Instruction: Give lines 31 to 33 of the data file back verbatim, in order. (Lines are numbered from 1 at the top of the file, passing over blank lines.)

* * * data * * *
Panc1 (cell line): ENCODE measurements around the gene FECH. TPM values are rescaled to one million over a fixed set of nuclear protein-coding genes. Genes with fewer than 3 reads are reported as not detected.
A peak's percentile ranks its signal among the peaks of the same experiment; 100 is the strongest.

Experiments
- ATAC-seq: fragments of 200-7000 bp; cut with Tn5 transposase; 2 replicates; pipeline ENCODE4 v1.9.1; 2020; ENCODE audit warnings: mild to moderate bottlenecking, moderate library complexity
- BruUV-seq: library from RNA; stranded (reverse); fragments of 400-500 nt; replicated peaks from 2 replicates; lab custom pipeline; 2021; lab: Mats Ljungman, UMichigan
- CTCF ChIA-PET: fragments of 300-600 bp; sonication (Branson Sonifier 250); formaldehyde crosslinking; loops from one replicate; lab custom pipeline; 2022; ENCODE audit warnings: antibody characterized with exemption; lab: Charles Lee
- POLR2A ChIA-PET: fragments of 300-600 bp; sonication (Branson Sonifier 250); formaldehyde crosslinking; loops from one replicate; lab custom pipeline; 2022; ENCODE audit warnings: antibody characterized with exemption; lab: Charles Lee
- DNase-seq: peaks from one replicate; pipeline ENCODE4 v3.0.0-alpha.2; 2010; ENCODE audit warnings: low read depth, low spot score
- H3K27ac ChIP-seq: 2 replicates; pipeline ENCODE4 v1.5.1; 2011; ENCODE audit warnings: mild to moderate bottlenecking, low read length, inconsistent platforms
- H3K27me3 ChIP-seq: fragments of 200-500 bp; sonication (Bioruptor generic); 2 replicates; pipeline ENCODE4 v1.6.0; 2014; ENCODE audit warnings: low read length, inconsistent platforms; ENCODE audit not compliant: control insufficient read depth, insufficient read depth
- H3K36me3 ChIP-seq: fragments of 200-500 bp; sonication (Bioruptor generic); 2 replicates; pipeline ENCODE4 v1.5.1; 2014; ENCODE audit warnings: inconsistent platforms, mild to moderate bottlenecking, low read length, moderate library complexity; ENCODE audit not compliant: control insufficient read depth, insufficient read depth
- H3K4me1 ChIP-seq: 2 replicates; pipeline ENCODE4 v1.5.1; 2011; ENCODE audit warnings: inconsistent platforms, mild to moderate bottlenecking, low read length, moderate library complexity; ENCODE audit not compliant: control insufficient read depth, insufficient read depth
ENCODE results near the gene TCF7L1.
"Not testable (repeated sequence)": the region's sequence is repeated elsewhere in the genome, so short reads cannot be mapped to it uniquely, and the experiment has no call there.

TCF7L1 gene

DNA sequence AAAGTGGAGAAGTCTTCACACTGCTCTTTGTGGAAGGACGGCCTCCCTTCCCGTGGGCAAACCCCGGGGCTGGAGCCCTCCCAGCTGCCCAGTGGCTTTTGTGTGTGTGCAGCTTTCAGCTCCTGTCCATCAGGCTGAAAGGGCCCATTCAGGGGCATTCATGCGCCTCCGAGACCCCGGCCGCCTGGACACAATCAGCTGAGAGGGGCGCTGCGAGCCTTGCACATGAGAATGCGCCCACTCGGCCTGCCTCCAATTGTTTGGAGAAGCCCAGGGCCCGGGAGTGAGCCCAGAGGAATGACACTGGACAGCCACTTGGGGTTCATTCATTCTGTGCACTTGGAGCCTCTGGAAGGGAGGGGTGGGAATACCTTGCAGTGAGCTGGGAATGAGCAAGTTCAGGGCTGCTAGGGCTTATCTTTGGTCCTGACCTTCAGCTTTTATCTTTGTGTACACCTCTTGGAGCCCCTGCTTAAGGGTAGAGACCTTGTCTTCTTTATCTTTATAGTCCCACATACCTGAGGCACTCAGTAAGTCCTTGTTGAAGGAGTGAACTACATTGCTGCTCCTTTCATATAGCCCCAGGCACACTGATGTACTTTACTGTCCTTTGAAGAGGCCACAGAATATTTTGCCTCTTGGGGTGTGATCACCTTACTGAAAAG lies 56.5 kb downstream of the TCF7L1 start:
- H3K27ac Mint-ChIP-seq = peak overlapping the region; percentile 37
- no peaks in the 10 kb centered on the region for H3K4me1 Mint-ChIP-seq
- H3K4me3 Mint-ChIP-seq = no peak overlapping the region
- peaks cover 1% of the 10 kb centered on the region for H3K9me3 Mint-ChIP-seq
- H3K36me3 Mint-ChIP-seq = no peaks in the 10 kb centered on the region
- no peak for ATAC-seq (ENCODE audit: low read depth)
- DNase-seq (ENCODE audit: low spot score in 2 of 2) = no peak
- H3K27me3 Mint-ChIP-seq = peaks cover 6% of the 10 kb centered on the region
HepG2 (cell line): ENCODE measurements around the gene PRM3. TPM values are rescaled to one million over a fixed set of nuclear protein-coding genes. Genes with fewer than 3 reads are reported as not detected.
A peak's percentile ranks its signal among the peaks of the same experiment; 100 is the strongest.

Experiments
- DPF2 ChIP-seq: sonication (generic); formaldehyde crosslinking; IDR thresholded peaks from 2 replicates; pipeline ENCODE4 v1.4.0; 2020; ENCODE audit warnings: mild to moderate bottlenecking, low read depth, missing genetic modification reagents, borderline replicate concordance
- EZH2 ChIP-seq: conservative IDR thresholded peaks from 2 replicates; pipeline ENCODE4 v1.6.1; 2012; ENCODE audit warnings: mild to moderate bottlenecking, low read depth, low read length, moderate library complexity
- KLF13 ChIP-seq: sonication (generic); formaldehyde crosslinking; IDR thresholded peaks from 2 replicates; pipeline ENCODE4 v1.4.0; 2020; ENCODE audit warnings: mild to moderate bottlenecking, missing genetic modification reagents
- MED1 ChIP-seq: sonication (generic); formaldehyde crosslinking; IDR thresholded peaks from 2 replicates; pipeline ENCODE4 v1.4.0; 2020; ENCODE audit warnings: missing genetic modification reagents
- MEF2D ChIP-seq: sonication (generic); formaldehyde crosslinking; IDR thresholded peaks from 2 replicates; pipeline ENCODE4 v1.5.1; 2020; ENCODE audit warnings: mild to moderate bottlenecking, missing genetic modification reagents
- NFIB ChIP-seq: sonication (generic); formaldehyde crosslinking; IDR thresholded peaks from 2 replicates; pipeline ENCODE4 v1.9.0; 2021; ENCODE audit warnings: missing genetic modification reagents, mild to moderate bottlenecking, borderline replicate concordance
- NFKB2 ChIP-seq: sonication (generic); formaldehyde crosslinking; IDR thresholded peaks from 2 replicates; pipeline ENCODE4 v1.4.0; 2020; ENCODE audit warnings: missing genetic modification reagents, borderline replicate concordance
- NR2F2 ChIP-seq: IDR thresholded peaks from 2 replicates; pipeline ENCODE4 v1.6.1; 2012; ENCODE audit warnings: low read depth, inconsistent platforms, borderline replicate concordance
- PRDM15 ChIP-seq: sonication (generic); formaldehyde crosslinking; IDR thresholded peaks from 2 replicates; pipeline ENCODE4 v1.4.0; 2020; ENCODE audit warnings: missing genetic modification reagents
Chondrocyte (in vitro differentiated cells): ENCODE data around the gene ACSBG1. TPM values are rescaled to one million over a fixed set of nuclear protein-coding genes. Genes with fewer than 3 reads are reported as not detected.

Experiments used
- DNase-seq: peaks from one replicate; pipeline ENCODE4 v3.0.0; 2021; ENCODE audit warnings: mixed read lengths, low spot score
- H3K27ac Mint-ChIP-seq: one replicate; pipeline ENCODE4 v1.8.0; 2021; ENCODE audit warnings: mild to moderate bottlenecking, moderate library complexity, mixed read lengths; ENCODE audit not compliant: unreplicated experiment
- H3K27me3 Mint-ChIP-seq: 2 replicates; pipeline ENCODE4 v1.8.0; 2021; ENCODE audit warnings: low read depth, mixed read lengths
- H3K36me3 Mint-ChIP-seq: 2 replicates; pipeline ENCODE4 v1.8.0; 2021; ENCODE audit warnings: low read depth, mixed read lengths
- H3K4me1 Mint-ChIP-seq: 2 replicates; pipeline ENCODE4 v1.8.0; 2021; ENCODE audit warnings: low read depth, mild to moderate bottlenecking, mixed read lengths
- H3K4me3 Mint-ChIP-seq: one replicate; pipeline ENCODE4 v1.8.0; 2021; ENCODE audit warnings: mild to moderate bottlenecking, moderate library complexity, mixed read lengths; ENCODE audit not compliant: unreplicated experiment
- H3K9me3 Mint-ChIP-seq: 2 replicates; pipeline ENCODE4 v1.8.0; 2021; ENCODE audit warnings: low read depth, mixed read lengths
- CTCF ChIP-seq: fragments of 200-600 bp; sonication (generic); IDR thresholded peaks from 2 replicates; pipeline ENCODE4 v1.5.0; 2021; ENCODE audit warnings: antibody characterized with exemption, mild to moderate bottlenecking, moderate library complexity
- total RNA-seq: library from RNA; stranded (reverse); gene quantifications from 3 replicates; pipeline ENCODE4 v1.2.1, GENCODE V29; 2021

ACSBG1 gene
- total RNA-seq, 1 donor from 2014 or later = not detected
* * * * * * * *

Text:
- MED1 ChIP-seq: sonication (generic); formaldehyde crosslinking; IDR thresholded peaks from 2 replicates; pipeline ENCODE4 v1.4.0; 2020; ENCODE audit warnings: missing genetic modification reagents
- MEF2D ChIP-seq: sonication (generic); formaldehyde crosslinking; IDR thresholded peaks from 2 replicates; pipeline ENCODE4 v1.5.1; 2020; ENCODE audit warnings: mild to moderate bottlenecking, missing genetic modification reagents
- NFIB ChIP-seq: sonication (generic); formaldehyde crosslinking; IDR thresholded peaks from 2 replicates; pipeline ENCODE4 v1.9.0; 2021; ENCODE audit warnings: missing genetic modification reagents, mild to moderate bottlenecking, borderline replicate concordance